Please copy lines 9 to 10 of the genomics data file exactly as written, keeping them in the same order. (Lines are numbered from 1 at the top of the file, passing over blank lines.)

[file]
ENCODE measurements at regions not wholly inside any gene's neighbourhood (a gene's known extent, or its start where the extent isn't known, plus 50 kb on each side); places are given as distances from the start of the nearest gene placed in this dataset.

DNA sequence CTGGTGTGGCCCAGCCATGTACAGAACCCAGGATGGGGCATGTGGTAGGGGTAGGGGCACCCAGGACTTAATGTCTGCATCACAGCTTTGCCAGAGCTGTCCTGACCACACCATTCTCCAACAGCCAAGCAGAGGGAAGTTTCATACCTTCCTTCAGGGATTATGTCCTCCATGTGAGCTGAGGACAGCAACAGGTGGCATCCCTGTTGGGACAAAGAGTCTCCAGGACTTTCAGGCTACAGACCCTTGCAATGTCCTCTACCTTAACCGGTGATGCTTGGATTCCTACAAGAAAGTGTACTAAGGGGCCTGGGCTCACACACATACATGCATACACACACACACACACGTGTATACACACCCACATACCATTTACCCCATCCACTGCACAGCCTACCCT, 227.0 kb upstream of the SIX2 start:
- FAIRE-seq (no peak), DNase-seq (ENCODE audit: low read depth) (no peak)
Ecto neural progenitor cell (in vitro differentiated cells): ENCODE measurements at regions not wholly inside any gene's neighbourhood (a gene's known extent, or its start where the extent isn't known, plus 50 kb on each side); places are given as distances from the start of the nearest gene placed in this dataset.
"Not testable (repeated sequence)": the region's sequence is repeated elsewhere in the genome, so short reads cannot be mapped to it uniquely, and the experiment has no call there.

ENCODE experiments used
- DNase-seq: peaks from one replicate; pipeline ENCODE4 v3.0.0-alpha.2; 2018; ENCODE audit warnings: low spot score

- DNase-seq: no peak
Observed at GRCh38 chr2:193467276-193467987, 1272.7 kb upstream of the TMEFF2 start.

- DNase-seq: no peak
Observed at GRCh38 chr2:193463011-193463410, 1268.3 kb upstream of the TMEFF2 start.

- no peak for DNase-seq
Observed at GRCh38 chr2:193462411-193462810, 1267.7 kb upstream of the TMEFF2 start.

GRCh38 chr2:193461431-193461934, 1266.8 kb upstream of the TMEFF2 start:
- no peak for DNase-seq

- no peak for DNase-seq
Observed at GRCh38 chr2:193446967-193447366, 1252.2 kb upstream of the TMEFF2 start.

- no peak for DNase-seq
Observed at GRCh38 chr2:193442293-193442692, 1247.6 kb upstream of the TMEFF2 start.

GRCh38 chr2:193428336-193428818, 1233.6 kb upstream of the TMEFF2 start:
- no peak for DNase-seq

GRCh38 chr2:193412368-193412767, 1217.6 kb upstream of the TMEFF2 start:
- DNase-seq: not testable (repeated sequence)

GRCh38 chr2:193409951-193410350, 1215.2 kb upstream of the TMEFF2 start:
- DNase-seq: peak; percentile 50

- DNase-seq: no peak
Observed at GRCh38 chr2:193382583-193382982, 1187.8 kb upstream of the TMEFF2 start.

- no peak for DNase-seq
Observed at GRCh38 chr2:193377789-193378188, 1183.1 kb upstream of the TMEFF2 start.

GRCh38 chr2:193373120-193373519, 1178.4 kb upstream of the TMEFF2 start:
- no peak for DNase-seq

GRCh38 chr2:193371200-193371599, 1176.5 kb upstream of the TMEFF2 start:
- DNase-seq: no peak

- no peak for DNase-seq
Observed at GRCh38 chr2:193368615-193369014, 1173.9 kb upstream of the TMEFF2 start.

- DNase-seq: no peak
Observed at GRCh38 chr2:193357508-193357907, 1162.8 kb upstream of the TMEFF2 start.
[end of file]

Observed at GRCh38 chr2:193467276-193467987, 1272.7 kb upstream of the TMEFF2 start.

- DNase-seq: no peak